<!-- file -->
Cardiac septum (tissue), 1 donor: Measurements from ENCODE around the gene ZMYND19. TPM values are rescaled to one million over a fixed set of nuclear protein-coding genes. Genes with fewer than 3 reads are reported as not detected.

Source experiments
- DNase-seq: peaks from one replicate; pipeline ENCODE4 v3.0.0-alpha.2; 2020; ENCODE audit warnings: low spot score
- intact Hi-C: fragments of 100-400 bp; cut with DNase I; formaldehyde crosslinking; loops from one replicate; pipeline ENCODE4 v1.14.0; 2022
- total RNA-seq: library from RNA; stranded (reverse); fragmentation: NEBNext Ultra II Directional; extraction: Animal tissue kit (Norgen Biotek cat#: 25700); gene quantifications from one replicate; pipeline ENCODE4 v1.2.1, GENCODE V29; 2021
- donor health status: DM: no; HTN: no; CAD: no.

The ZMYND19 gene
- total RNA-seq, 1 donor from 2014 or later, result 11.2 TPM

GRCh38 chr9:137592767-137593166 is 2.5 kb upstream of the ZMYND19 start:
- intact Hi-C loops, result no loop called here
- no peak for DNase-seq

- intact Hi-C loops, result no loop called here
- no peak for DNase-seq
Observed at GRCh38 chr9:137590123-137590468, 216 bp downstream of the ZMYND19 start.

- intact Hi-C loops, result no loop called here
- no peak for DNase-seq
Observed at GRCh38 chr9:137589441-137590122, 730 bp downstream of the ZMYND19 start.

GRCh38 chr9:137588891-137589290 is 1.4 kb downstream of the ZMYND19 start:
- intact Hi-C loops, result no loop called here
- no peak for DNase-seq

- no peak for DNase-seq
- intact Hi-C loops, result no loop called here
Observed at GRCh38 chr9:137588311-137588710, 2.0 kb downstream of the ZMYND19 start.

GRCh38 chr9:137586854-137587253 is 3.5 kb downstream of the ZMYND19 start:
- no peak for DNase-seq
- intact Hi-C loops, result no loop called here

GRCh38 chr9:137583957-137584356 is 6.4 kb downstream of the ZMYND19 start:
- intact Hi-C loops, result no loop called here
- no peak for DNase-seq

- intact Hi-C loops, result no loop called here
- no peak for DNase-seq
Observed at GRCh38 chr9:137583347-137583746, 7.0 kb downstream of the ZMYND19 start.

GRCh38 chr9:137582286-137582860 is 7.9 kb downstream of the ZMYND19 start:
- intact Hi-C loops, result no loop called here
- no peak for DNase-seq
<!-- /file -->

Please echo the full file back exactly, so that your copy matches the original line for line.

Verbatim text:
Cardiac septum (tissue), 1 donor: Measurements from ENCODE around the gene ZMYND19. TPM values are rescaled to one million over a fixed set of nuclear protein-coding genes. Genes with fewer than 3 reads are reported as not detected.

Source experiments
- DNase-seq: peaks from one replicate; pipeline ENCODE4 v3.0.0-alpha.2; 2020; ENCODE audit warnings: low spot score
- intact Hi-C: fragments of 100-400 bp; cut with DNase I; formaldehyde crosslinking; loops from one replicate; pipeline ENCODE4 v1.14.0; 2022
- total RNA-seq: library from RNA; stranded (reverse); fragmentation: NEBNext Ultra II Directional; extraction: Animal tissue kit (Norgen Biotek cat#: 25700); gene quantifications from one replicate; pipeline ENCODE4 v1.2.1, GENCODE V29; 2021
- donor health status: DM: no; HTN: no; CAD: no.

The ZMYND19 gene
- total RNA-seq, 1 donor from 2014 or later, result 11.2 TPM

GRCh38 chr9:137592767-137593166 is 2.5 kb upstream of the ZMYND19 start:
- intact Hi-C loops, result no loop called here
- no peak for DNase-seq

- intact Hi-C loops, result no loop called here
- no peak for DNase-seq
Observed at GRCh38 chr9:137590123-137590468, 216 bp downstream of the ZMYND19 start.

- intact Hi-C loops, result no loop called here
- no peak for DNase-seq
Observed at GRCh38 chr9:137589441-137590122, 730 bp downstream of the ZMYND19 start.

GRCh38 chr9:137588891-137589290 is 1.4 kb downstream of the ZMYND19 start:
- intact Hi-C loops, result no loop called here
- no peak for DNase-seq

- no peak for DNase-seq
- intact Hi-C loops, result no loop called here
Observed at GRCh38 chr9:137588311-137588710, 2.0 kb downstream of the ZMYND19 start.

GRCh38 chr9:137586854-137587253 is 3.5 kb downstream of the ZMYND19 start:
- no peak for DNase-seq
- intact Hi-C loops, result no loop called here

GRCh38 chr9:137583957-137584356 is 6.4 kb downstream of the ZMYND19 start:
- intact Hi-C loops, result no loop called here
- no peak for DNase-seq

- intact Hi-C loops, result no loop called here
- no peak for DNase-seq
Observed at GRCh38 chr9:137583347-137583746, 7.0 kb downstream of the ZMYND19 start.

GRCh38 chr9:137582286-137582860 is 7.9 kb downstream of the ZMYND19 start:
- intact Hi-C loops, result no loop called here
- no peak for DNase-seq